"Itis risky so he canit make a totally ambitious call, but the phrasing is telling readers that" Apple is in a good position, said Mr. Salkever.
"Keep in mind, too, that analysts rarely -- even today -- say outright negative things about a company. So I donit think that comment is actually all that out of the ordinary," Mr. Salkever said.
A Gradual Change
IDC research analyst Alan Promisel told The Mac Observer that financial analysts are looking at Appleis growth potential from an investor standpoint. iTunes is doing well, but in itself, is not a profit generator. The iPod is doing well, but it costs significantly less than a Mac desktop or laptop computer.
However, more people are purchasing PowerBooks and iBooks, Mr. Promisel noted; and Jupiter Research senior analyst Joe Wilcox told The Mac Observer that Apple is well-positioned in this space because it "produces some of the most appealing, usable notebooks at a time when portable sales are climbing."
In addition, Appleis retail stores are doing really well, Mr. Promisel said, and he praised Apple for growing its stores intelligently and locating them intelligently. According to him, the stores are generating a lot of foot traffic and helping Apple to gain Windows converts.
Mr. Promisel said that the financial community would like to see Apple rebound in education and the public sector and see growth in the commercial sector. He said that more positive comments will appear from Wall Street once these gains are realized.
|"20 percent of Mac OS users have incomes of $100,000 or more, compared to 13 percent for Windows XP users." - Joe Wilcox, Jupiter Research|
Mr. Wilcox said that although pundits have speculated about Appleis imminent death for over a decade, Apple has succeeded in confounding the doomsayers because the company "perpetually seeks out and nestles into niches left open by Windows PC software and hardware makers."
In addition, Mr. Wilcox said that Apple has also remained true to its creative roots with products that appeal to designers, Hollywood and music content creators or academic researchers.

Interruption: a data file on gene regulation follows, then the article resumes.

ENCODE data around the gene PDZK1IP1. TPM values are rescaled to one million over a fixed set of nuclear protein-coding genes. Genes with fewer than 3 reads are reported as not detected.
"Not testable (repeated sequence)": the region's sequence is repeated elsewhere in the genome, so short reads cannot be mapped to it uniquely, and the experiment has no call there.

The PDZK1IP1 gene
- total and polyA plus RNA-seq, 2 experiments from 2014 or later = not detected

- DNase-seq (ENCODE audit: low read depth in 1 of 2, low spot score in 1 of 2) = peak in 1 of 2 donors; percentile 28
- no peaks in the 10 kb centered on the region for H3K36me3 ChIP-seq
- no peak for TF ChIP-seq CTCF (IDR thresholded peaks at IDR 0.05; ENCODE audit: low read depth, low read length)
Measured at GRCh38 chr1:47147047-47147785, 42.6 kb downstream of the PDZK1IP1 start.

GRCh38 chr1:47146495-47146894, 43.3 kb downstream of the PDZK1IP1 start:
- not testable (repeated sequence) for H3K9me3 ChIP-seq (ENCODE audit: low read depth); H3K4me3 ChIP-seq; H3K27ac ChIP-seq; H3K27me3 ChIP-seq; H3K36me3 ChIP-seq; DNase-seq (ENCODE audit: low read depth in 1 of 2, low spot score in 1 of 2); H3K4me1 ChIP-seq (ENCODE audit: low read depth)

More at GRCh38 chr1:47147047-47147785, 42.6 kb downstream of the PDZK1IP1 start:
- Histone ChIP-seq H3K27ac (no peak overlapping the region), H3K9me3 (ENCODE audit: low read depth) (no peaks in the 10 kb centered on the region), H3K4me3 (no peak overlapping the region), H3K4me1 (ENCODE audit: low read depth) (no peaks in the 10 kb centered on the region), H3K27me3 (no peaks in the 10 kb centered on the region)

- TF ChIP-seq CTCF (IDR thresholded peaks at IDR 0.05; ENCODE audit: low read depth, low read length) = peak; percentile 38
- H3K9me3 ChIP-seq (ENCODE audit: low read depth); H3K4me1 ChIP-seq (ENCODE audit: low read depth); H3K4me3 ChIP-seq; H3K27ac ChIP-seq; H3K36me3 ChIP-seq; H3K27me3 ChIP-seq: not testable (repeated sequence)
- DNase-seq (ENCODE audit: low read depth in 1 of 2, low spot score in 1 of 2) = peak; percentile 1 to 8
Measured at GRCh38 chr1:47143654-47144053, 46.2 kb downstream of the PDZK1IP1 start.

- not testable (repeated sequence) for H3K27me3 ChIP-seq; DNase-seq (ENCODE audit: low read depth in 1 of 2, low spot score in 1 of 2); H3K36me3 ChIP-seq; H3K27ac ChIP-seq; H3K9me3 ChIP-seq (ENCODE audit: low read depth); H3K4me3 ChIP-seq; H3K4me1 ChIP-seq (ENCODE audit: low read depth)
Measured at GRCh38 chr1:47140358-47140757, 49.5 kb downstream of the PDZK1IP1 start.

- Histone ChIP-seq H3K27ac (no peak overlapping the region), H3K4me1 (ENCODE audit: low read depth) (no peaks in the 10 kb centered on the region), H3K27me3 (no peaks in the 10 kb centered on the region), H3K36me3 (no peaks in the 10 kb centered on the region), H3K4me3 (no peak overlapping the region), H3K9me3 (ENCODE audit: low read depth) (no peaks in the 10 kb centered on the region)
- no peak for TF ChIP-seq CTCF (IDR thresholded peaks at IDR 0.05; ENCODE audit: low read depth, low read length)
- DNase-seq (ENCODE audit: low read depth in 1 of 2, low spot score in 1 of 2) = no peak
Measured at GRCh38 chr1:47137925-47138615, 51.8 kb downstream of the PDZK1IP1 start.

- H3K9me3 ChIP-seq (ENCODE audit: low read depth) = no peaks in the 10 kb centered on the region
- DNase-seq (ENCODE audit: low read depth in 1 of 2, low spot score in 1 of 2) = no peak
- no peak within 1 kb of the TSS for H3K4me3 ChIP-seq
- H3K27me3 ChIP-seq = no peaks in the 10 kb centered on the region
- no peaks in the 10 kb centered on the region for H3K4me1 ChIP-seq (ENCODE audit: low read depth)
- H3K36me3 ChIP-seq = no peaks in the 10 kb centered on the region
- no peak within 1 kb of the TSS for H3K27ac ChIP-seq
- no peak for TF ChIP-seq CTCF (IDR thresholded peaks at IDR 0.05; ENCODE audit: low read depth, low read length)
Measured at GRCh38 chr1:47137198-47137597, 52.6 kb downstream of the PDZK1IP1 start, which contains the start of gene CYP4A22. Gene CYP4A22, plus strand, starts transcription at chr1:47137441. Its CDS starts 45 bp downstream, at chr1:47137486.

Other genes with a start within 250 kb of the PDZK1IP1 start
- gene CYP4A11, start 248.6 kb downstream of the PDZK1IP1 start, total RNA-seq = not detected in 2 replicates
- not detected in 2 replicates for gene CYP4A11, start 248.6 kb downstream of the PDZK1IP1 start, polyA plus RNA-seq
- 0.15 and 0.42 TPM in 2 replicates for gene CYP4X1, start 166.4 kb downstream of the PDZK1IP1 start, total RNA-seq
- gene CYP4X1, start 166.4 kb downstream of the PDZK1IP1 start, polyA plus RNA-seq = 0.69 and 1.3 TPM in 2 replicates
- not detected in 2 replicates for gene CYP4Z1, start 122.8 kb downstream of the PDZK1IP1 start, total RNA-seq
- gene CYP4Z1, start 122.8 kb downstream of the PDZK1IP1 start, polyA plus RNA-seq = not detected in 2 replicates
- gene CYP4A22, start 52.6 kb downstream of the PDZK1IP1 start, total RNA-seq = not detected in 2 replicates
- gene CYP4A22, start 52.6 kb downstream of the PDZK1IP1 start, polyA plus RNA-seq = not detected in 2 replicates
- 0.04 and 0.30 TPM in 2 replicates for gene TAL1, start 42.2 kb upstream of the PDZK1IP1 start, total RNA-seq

"While no longer a big, volume player, Appleis niche marketing strategy shows that who you sell computers and software to is as important as how many people buy them," said Mr. Wilcox, adding that, as an example, 20 percent of Mac OS users have incomes of $100,000 or more, compared to 13 percent for Windows XP users.
Moreover, Appleis music strategy "polishes Appleis cool factor and introduces the companyis products to a new, younger, more tech-savvy group of younger computer users," Wilcox said.
Wilcox went on to say that Appleis overall execution is probably better now than at any time in the companyis history.
"Mac OS X is a robust, appealing operating system that is well-suited to either businesses or consumers. Mac OS Xis standards support, good architecture and excellent pricing are appealing attributes," Wilcox said.
For his part, Salkever is very bullish on Apple.
"They made the right decision with OS X, and it is starting to bear fruit. I think they have made the internal shift in their mindset to acknowledge that they have to look for other revenue sources. There are lots of very smart people at Apple so I think now that they have made that decision, good things will follow," Mr. Salkever said.
Salkever also thinks that the market will emulate what Steve Jobs is trying to do.
"You look around at what the other hardware makers are doing, and they are trying to sell more and more digital lifestyle peripherals around their machines. The also are seeking to make those linkages work better and more smoothly," said Salkever.
"Apple knows how to play this game. And itis a game where a 2 GHz chip versus a 3 GHz chip doesnit matter as much. Rather, itis a game based on eliminating complexity -- where Apple excels."